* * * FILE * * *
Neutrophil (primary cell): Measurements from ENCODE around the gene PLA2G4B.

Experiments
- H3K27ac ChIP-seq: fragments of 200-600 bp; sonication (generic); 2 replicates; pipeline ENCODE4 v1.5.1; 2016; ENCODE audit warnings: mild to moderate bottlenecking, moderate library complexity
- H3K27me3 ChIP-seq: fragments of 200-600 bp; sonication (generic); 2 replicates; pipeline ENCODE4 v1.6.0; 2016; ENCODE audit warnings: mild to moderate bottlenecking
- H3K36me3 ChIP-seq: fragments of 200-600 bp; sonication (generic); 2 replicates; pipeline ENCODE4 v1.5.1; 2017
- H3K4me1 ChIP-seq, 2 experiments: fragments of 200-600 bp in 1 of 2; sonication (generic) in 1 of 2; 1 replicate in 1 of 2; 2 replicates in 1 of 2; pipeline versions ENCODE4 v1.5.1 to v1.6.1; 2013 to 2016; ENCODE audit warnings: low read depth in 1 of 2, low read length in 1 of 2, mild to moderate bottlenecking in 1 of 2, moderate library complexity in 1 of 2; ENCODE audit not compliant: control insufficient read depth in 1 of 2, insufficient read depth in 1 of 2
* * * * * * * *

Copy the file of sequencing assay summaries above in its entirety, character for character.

Neutrophil (primary cell): Measurements from ENCODE around the gene PLA2G4B.

Experiments
- H3K27ac ChIP-seq: fragments of 200-600 bp; sonication (generic); 2 replicates; pipeline ENCODE4 v1.5.1; 2016; ENCODE audit warnings: mild to moderate bottlenecking, moderate library complexity
- H3K27me3 ChIP-seq: fragments of 200-600 bp; sonication (generic); 2 replicates; pipeline ENCODE4 v1.6.0; 2016; ENCODE audit warnings: mild to moderate bottlenecking
- H3K36me3 ChIP-seq: fragments of 200-600 bp; sonication (generic); 2 replicates; pipeline ENCODE4 v1.5.1; 2017
- H3K4me1 ChIP-seq, 2 experiments: fragments of 200-600 bp in 1 of 2; sonication (generic) in 1 of 2; 1 replicate in 1 of 2; 2 replicates in 1 of 2; pipeline versions ENCODE4 v1.5.1 to v1.6.1; 2013 to 2016; ENCODE audit warnings: low read depth in 1 of 2, low read length in 1 of 2, mild to moderate bottlenecking in 1 of 2, moderate library complexity in 1 of 2; ENCODE audit not compliant: control insufficient read depth in 1 of 2, insufficient read depth in 1 of 2